Bloggers and Content Creators
Blogging has been connected to influencer marketing for some time now. There are many highly influential blogs on the internet. If a popular blogger positively mentions your product in a post, it can lead to the blogger’s supporters wanting to try out your product.
Many bloggers have built up sizeable followings in specific sectors. For instance, there are highly influential blogs about personal development, finance, health, childrearing, music, and many other topics, including blogging itself. The key thing successful blogs have in common is the respect of their readers.
A variation on having a blogger write something that recommends your product is to participate in guest posting. If you can grab a guest posting spot on a large blog, you can control the content, and you will normally be allowed to place a link to your own site in your author bio.
If a blog is large and influential enough, you may be able to buy a sponsored post on their site. This allows you to either write a post yourself or heavily influence the blogger to write a post on your behalf. Unlike a casual mention in a blogger’s post or a guest post you have written, you will have to pay for a sponsored post (and it is likely to be labeled as such). However, this hasn’t harmed the results for many firms who have sponsored posts on blogs. Generation Z, in particular, seems to be immune to the Sponsored Post tag, and as long as the product aligns with the blog’s core audience, there shouldn’t be a problem.
Of course, a blog is not the only type of popular content on the internet. Another popular type of content is video. In this case, rather than each videomaker having their own site, most create a channel on YouTube. Brands often align with popular YouTube content creators.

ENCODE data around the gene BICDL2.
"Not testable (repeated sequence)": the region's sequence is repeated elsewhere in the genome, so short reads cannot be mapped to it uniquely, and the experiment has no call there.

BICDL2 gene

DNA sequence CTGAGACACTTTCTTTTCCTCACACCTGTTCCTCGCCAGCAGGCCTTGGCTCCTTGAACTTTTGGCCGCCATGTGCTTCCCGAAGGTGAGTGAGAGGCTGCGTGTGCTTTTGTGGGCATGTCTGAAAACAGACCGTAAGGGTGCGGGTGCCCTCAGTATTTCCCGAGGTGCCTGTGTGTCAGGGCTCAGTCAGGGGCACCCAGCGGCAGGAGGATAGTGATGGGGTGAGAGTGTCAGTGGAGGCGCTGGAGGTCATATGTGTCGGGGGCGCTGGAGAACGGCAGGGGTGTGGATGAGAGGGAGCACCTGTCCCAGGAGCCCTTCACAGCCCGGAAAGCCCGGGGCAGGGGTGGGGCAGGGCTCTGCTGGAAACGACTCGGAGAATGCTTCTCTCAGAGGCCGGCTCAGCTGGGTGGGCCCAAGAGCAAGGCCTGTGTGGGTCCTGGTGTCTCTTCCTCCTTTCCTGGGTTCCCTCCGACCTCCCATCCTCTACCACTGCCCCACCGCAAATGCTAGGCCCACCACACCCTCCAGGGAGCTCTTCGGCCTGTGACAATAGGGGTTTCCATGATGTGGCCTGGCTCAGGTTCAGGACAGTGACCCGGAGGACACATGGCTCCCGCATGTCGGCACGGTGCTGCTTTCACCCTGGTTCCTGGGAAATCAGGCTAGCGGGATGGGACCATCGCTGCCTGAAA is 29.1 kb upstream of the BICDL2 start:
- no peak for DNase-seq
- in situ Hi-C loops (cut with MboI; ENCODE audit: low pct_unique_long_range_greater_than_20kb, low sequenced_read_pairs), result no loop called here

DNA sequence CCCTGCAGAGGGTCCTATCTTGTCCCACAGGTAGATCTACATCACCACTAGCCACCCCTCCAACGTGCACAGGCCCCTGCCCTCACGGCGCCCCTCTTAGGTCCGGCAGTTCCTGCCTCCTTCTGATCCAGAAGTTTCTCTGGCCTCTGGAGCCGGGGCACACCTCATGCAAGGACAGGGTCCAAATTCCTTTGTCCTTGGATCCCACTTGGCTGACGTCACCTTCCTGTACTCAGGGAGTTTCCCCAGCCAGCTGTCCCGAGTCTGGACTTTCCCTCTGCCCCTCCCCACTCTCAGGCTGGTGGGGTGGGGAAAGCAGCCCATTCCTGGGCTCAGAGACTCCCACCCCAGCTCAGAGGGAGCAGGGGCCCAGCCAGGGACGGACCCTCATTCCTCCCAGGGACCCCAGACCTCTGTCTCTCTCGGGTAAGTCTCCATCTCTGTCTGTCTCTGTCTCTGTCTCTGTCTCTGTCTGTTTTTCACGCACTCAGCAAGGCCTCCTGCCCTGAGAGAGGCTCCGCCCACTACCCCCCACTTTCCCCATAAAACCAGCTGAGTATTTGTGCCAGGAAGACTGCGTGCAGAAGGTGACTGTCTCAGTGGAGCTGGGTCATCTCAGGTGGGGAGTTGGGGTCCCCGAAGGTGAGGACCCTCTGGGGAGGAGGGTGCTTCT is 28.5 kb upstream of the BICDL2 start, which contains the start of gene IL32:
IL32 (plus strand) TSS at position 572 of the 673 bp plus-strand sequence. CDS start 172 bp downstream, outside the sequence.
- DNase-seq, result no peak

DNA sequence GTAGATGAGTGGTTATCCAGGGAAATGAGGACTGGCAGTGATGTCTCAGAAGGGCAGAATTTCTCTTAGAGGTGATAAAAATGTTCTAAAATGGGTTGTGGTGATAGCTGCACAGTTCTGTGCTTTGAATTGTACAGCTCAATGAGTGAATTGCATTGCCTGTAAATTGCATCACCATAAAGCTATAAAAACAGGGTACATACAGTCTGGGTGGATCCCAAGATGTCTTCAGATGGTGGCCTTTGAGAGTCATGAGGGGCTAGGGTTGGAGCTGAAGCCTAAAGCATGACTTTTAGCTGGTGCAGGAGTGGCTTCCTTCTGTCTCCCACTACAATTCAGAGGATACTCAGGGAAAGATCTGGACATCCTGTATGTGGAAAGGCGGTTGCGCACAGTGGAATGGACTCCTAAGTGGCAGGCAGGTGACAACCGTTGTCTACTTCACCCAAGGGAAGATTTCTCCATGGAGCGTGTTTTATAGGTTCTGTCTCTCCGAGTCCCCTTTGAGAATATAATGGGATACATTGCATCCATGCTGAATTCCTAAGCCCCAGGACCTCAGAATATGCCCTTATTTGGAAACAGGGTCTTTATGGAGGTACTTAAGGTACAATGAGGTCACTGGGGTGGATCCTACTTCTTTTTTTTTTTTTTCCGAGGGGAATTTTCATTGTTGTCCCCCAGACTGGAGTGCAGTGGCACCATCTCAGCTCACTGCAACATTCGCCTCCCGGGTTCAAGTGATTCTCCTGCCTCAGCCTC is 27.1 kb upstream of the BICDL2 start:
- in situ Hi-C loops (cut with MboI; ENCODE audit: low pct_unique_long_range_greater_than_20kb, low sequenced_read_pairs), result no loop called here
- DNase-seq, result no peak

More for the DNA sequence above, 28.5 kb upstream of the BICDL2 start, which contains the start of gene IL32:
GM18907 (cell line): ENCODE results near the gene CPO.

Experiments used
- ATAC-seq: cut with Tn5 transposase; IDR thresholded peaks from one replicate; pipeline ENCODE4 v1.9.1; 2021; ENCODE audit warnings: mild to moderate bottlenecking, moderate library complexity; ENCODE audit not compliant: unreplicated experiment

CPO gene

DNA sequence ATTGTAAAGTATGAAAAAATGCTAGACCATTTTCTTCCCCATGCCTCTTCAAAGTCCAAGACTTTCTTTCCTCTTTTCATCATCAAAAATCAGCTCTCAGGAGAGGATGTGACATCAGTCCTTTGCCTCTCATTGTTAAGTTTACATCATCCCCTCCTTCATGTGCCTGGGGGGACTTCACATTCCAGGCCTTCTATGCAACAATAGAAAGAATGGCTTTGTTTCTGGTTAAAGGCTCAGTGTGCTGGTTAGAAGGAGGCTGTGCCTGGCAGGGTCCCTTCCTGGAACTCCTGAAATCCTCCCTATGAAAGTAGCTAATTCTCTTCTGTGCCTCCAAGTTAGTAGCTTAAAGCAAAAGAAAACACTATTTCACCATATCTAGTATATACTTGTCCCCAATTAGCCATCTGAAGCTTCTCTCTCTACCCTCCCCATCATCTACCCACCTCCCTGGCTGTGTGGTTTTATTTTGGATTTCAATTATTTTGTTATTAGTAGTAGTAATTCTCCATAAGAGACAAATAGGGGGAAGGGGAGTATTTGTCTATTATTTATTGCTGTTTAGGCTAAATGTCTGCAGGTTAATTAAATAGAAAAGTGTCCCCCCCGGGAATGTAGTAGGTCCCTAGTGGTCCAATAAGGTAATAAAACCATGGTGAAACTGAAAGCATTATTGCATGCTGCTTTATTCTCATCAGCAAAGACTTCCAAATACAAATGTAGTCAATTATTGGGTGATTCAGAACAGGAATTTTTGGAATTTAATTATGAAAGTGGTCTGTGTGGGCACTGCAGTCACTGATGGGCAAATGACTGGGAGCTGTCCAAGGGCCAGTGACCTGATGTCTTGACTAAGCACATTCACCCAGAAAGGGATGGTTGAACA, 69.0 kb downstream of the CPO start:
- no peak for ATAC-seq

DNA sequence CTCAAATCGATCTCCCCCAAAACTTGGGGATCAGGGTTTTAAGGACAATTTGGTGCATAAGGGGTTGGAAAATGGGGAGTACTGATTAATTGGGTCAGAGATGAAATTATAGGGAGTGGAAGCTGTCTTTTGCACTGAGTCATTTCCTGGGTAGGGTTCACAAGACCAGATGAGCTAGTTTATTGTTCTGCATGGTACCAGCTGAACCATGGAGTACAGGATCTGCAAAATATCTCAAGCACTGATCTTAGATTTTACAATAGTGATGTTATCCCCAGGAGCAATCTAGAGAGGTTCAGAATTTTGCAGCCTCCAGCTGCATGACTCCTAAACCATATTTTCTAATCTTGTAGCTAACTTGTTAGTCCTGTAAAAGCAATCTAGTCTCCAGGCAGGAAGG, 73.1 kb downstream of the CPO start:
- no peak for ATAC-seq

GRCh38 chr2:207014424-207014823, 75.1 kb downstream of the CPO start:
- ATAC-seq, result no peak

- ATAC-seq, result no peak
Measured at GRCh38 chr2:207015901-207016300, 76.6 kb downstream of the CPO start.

Of course, bloggers and YouTubers rarely rely solely on their existing audiences to just turn up to their site hoping there is new material. They usually promote new posts or videos heavily on social media - which makes most of these bloggers and content creators micro influencers as well.
Micro influencers are normal everyday people who have become known for their knowledge about some specialist niche. As such, they have usually gained a sizeable social media following amongst devotees of that niche. Of course, it is not just the number of followers that indicates a level of influence, it is the relationship and interaction that a micro influencer has with his followers.
It is possible that a micro influencer is not aware of the existence a company before that company tries to reach out to them. If that is the case, the company will have first to convince the influencer of its worth. Micro influencers have built up specialist followings, and they will not want to harm their relationship with their fans if they are seen to promote a lemon.
This requirement that any relationship between micro influencers and brands having to align with target audiences does mean that influencers are often picky about who they work with. Some micro influencers are happy to promote a brand for free. Others will expect some form of payment. Regardless of the price, an influencer is unlikely to want to be involved with an “inappropriate” brand for their audience.
The nature of influence is changing. Micro influencers are becoming more common, and more famous. Some have risen from virtual obscurity to being nearly as well known as traditional celebrities. This is particularly the case for Generation Z who spend more time on the internet than watching television or going to sports or movies.
In all reality, micro influencers are the influencers of the future. The internet has led to the fragmentation to the media into many small niche topics. Even if you are into something relatively obscure, you are likely to find a Facebook group or Pinterest board devoted to it. And it is in these niche groups and boards that micro influencers establish themselves as genuine influencers.